Anchorage International Film Festival opens Friday
An animated poem to mankind. Portraits of great Alaskans. Hip-hop, Arctic-style.
The 10-day Anchorage International Film Festival begins Friday.
With “films worth freezing for,” the festival should stretch your mind, make you laugh and, through Q and As and workshops, deepen your understanding of cinema arts.
The festival is in its 18th year. More than 130 films — animations and documentaries, shorts and features — will be shown at venues around town. We caught up with Festival Director Jessica Kaiser a few days ago to discuss the festival.
“It’s my bright light in the middle of our dark winter,” said Kaiser, who has been involved with the festival off and on since 2004.
One of the themes this year, she said, is a focus on films by or about women. A number of the films have strong political messages, “very in-your-face, more so than in the past,” she said.
A goal for filmmakers is exposure. Some films end up on Netflix and Amazon, Kaiser said. At the festival itself, filmmakers from the Lower 48 collaborate with Alaskans. Filmmakers visit Anchorage schools. Fun extras include a fat tire bike ride, with donated rentals for all visiting filmmakers, to the screening of the film “Afghan Cycles” on Dec. 5.
“We are really, really excited about the fact we’ve made it 18 years in such a small community,” Kaiser said.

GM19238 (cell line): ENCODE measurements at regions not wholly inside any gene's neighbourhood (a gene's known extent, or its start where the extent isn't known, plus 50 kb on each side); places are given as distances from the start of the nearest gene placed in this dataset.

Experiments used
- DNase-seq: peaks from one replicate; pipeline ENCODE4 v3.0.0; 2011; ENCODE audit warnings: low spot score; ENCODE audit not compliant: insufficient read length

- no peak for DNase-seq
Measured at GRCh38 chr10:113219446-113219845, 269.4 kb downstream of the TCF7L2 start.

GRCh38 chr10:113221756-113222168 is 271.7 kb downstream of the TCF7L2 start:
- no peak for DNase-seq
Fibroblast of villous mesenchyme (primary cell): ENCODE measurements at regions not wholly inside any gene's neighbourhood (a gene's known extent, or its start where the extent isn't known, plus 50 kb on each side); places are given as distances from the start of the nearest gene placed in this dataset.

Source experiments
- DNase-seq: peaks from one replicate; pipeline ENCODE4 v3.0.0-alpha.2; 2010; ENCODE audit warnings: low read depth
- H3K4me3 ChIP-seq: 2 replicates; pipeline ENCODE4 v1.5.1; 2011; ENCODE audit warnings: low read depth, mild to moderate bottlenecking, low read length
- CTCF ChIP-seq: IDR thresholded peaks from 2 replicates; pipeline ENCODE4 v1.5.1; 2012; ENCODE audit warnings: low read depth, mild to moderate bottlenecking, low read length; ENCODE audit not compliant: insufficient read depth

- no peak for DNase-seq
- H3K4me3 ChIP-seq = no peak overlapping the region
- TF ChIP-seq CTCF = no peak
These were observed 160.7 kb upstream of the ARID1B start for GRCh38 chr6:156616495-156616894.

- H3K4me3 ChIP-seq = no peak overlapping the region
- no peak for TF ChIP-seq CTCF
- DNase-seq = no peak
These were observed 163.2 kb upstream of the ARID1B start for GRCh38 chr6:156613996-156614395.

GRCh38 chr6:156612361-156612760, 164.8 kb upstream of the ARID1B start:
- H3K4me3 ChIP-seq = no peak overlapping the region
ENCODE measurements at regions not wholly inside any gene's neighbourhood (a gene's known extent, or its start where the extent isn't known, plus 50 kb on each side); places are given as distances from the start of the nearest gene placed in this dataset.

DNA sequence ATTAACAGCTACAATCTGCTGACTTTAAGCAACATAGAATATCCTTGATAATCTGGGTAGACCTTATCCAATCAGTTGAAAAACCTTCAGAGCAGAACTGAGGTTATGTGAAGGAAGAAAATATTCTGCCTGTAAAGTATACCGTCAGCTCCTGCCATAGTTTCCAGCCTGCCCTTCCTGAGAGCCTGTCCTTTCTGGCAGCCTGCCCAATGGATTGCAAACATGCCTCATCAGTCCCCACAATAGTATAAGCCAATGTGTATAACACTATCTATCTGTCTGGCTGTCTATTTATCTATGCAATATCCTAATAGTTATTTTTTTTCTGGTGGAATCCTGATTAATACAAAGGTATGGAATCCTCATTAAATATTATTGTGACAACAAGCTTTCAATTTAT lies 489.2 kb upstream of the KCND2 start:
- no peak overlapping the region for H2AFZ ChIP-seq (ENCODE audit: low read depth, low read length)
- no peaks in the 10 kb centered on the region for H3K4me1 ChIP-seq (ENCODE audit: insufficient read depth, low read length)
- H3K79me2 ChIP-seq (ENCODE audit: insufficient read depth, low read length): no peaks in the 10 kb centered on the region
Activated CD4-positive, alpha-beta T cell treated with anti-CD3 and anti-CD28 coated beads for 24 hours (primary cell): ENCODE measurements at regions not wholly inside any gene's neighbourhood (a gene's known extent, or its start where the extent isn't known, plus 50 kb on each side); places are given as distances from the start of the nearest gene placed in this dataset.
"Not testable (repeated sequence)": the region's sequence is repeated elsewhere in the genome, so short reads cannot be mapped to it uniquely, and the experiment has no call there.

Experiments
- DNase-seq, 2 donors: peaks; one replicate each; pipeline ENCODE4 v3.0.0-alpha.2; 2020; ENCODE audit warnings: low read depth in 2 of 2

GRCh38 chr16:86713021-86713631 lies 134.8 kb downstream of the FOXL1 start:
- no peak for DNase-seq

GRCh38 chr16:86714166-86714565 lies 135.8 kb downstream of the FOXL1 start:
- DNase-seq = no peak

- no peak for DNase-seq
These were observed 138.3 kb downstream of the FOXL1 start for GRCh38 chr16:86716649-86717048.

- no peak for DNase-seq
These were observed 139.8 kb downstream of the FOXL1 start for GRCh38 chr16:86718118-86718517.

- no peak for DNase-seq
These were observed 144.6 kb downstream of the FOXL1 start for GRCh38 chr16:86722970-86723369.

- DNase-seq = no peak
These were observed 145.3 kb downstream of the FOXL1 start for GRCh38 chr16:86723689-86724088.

We’re excited too! In several ways, Rasmuson Foundation is connected to the festival.
We supported two films and the documentary series “Magnetic North: The Alaskan Character.” Alaska Humanities Forum launched the series as a way to explore the lives of six Alaskans who helped shape the state’s political, social and cultural frameworks. And one of this year’s Individual Artist Award recipients, Allison Akootchook Warden, is among the performers in “We Up,” a documentary by David Holthouse telling the story of hip-hop as reimagined by young indigenous artists of the North.
The festival’s program director, Samona Norombaba — who also works for the Foundation as administrative assistant — managed volunteers who selected films from more than 1,000 submissions from all over the world.
Here is a snippet about one of the films being screened on opening night. We will share about a couple of others in coming days.
“Wild Woman” will show this Friday in the Soiree of Shorts that begins at 6:30 p.m. at the Bear Tooth Theatrepub. Animator Vanessa “Vee” Sweet, who lives in Shishmaref, finished the film with a 2017 Individual Artist Award from the Foundation. The festival describes the film as “an animated poem to mankind” that touches on issues including drone strikes and religious persecution.
The short film stands out both for intensity and the quality of its animation, which is exceptional for a film made in Alaska, Kaiser said. The film is the first time Sweet has created such a personal work. The journey was a lot like having a baby, Sweet said. “Ultimately I hope that people see this film and get an insight into the struggle of becoming a mother, but also get a feeling of empathy for their fellow man,” she said.